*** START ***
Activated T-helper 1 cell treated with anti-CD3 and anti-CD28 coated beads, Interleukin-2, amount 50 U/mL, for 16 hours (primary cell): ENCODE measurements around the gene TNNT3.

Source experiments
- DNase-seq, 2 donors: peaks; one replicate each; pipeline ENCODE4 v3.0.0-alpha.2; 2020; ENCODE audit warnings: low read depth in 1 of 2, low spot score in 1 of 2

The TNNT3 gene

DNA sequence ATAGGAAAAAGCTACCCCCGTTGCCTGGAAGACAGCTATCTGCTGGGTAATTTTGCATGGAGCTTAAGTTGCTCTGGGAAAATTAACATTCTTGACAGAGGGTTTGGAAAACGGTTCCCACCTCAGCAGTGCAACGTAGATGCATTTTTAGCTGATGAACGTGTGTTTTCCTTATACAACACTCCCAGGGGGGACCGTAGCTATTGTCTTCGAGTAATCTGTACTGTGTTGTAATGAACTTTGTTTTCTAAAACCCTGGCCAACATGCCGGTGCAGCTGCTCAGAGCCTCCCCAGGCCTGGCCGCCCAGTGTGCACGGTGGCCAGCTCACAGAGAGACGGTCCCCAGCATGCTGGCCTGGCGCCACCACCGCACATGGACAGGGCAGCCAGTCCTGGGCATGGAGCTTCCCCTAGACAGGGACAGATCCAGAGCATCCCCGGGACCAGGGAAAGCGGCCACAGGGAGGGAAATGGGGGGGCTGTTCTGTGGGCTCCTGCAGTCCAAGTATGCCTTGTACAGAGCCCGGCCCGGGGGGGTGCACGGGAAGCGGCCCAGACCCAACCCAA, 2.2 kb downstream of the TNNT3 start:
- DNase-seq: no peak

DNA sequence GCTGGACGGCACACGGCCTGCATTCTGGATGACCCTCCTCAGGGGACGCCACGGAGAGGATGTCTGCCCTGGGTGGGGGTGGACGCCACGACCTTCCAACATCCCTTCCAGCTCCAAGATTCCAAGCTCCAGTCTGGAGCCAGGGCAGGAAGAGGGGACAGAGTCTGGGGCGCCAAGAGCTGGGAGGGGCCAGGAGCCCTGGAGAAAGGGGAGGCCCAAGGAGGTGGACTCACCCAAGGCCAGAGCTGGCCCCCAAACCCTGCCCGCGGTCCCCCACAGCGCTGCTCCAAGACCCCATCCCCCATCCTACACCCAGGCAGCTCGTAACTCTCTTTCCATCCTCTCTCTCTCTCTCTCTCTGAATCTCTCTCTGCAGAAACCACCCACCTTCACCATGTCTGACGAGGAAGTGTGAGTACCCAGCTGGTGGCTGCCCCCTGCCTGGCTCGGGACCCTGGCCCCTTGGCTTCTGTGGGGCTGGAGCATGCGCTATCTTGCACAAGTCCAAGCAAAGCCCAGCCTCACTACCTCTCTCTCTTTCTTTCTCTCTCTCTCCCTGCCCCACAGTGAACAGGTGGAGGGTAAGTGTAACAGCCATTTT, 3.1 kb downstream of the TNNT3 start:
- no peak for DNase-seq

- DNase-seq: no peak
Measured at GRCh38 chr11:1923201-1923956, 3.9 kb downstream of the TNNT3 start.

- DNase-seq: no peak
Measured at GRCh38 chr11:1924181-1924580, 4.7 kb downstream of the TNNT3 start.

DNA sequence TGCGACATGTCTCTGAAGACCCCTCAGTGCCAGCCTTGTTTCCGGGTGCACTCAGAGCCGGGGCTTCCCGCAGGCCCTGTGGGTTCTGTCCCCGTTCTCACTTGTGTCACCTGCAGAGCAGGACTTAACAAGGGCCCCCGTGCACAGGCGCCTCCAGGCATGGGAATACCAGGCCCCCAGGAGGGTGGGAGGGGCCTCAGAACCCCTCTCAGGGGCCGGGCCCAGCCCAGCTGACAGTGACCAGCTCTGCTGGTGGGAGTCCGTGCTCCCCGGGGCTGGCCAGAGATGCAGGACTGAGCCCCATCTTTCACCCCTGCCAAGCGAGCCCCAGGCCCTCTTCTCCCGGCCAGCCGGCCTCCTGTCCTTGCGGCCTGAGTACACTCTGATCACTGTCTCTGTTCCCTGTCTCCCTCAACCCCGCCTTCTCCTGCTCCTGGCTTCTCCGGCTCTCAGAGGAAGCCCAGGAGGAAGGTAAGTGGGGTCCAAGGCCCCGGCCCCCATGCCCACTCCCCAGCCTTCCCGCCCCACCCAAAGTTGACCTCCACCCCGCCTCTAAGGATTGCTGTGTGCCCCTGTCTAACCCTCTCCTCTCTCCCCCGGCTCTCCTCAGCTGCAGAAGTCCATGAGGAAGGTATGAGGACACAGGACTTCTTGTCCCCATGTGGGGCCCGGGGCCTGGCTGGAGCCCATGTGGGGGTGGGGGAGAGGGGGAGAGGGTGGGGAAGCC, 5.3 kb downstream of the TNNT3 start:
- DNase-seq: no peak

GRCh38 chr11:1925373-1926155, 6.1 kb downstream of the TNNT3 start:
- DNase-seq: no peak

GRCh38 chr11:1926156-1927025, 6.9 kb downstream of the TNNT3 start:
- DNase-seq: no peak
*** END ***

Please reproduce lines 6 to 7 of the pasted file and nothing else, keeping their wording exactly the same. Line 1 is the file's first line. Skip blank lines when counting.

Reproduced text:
- DNase-seq: no peak

DNA sequence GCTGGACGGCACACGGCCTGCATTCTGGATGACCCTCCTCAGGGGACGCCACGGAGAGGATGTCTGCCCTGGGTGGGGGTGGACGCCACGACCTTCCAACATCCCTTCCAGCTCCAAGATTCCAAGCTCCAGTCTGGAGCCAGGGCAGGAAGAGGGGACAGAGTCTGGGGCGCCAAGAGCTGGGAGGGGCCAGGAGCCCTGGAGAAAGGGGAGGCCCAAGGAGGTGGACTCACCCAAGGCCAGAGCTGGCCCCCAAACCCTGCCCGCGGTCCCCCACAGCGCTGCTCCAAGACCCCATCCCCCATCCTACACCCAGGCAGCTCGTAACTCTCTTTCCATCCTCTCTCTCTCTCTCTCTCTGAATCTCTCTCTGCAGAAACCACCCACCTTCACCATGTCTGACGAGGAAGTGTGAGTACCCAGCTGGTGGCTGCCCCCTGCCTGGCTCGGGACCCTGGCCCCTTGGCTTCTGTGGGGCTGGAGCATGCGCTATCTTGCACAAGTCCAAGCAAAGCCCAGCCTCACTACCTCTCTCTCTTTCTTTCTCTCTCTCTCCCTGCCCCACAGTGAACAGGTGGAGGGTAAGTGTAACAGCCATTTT, 3.1 kb downstream of the TNNT3 start: